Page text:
CZESTOCHOWA, Poland (AP) — The Latest on Pope Francis' visit to Poland and World Youth Day celebrations (all times local):
A Vatican spokesman, the Rev. Federico Lombardi, says Polish church officials estimated that upward of 500,000 young people from around the globe joined in a pep rally led by Pope Francis in a Krakow meadow, in southern Poland.
Lombardi told reporters Thursday evening in Krakow that clearly the "situation is one of enthusiasm" for the Argentine-born pontiff during his first-ever trip to Poland for this week's Catholic World Youth Day events.
He provided no Vatican estimates for that crowd, nor for a morning Mass celebrated by Francis at Jasna Gora shrine, some 100 kilometers away. At that papal appearance, Polish church officials estimated some 600,000 faithful turned out at the nation's holiest shrine.
A woman attending the Mass celebrated by Pope Francis had to leave early — when she went into labor.
The town hall in Czestochowa, home to the Jasna Gora shrine, says on its website that the woman was taken to a hospital where she gave birth to a girl Thursday, about two hours after the pope headed back to Krakow.
The hospital declined to give any details, including whether the newborn might have been named the Polish equivalent of Frances, the feminine version of Francis.
Tens of thousands of young Catholics are singing and dancing in joy in the rain for Pope Francis at a park in Poland.
Participants at a youth jamboree Francis is attending this week in Krakow swayed and clapped Thursday evening as they moved to bouncy rhythms while Francis took in the show from a canopied platform.
Participants twirled flags from their homelands, including from Africa and South America, as the Argentine pope listened to greetings in many languages. One woman belted out a U.S. gospel music number
Among the joyful was Alyson Radford, 27, of Steubenville, Ohio. She says "I feel so blessed to be where the pope is."
She says seeing so many other young Catholics is inspiring and "gives us courage to live out our faith, shows us that we are not alone in our love for God."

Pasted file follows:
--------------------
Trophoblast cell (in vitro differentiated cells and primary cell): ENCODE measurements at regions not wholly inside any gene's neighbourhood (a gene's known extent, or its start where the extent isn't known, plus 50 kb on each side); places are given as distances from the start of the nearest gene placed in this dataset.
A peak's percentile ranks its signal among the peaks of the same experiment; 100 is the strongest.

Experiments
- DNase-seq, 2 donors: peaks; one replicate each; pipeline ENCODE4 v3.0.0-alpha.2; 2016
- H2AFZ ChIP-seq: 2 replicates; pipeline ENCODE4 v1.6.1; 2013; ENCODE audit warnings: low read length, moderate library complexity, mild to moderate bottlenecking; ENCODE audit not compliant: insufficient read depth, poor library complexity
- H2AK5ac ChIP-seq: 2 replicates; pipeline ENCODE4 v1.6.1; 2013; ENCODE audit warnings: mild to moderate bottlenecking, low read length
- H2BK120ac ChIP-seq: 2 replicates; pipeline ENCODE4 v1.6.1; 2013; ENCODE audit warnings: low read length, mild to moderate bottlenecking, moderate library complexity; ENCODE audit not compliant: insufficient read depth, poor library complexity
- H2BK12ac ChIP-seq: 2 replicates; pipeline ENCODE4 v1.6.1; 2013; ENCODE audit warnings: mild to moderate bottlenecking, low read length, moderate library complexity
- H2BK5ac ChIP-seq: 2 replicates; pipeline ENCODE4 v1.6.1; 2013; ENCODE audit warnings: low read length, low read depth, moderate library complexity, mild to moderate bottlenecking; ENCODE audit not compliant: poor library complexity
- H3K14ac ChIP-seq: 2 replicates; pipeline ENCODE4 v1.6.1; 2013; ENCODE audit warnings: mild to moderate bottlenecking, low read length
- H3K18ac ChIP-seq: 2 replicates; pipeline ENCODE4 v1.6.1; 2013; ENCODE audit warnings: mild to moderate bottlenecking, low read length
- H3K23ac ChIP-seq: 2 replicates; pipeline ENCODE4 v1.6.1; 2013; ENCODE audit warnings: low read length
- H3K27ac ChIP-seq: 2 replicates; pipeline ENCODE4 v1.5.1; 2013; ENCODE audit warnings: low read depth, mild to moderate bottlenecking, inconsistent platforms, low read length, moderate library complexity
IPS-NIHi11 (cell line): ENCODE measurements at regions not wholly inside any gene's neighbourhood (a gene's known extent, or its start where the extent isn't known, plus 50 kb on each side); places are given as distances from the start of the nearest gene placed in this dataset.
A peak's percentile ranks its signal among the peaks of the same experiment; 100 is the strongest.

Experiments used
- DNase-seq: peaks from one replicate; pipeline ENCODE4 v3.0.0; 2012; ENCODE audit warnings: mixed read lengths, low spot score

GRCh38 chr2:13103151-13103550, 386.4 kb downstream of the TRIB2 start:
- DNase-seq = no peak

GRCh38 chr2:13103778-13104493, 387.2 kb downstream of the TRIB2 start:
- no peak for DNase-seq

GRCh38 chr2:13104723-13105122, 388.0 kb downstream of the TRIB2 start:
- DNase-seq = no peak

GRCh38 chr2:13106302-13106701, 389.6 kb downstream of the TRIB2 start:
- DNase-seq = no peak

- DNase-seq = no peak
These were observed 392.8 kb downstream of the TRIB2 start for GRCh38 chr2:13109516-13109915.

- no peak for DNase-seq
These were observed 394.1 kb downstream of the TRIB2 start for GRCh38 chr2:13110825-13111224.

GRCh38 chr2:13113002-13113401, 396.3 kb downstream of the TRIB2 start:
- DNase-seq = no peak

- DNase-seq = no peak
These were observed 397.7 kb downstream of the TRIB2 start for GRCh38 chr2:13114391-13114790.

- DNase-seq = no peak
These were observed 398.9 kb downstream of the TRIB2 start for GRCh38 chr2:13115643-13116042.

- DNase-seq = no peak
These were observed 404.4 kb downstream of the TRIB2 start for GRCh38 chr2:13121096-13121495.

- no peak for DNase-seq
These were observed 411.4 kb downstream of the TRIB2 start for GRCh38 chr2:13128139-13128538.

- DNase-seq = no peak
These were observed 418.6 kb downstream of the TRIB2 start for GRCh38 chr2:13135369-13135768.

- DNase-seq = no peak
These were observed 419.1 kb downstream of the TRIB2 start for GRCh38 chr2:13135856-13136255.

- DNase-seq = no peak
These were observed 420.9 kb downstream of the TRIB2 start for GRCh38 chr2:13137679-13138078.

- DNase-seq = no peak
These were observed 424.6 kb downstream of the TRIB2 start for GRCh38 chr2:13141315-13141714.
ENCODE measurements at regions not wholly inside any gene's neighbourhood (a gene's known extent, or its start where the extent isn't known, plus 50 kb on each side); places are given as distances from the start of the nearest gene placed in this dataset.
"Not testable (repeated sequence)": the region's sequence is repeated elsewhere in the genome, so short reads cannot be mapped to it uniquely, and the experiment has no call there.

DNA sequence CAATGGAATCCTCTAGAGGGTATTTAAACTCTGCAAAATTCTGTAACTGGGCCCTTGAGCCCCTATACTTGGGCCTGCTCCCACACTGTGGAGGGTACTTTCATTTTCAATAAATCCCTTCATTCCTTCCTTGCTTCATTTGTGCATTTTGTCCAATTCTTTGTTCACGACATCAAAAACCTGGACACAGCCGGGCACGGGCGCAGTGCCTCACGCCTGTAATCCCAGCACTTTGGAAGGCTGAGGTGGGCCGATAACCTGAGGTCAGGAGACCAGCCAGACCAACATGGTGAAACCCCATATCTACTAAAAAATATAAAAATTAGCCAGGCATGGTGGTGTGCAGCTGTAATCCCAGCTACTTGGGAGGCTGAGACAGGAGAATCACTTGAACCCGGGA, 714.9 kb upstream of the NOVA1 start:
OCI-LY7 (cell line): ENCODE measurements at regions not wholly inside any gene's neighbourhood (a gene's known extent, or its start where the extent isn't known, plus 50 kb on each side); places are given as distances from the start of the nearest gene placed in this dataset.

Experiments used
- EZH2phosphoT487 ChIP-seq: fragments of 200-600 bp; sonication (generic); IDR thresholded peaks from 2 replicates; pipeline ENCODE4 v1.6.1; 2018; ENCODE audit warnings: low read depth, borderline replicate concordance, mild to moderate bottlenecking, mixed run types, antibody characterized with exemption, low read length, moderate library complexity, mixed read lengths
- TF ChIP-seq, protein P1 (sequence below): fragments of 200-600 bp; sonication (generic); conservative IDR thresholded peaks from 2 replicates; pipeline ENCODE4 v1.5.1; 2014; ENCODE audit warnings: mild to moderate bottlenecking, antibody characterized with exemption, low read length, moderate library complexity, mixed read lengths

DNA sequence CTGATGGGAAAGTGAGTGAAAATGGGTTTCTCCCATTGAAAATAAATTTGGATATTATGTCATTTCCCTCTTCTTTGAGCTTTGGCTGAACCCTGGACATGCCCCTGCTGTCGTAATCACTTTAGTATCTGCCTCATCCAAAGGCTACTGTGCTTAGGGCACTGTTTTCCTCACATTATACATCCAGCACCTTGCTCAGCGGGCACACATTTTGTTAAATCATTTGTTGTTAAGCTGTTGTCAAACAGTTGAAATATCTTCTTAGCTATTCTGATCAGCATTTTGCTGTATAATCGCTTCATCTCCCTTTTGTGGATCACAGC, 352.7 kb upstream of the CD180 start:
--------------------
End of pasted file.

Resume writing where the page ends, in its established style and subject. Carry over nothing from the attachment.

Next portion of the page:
Pope Francis has been greeted during the official inauguration of World Youth Day, a global Catholic celebration taking place in Krakow, Poland, with messages by young people in different languages and dance and musical performances.
As Francis sat on a stage in his white robe, he watched a dance performance below by youth in traditional colorful Polish costumes as well as tango, a tradition in his native Argentina.
Next came a procession of various national flags representing all corners of the world.
Rainfall did not appear to dampen a mood of celebration
Pope Francis has taken a ride with disabled young people through the heart of Krakow in an electric tram — underlining his mission to fight climate change and encouraging more concern for the disadvantaged.
When he was archbishop of Buenos Aires in his native Argentina, Francis rode public transport to inspire humility within the church hierarchy.
The tram was decorated in the Vatican colors of yellow and white. In place of the usual destination indicator were the words "Tram del Papa" — Italian for "the pope's tram."
His actual destination was Blonia, a park where young Catholics participating in World Youth Day were gathering.
A large number of young pilgrims are filling a field in Krakow to await Pope Francis for the first official meeting between him and the youth for World Youth Day, a global gathering.
With security high, a warning was repeated in English and Polish over loudspeakers warning people not to leave backpacks or other items unattended.
The young people, many in rain coats and waving their national flags, sang and danced as they waited for Francis. Many nuns also danced with them.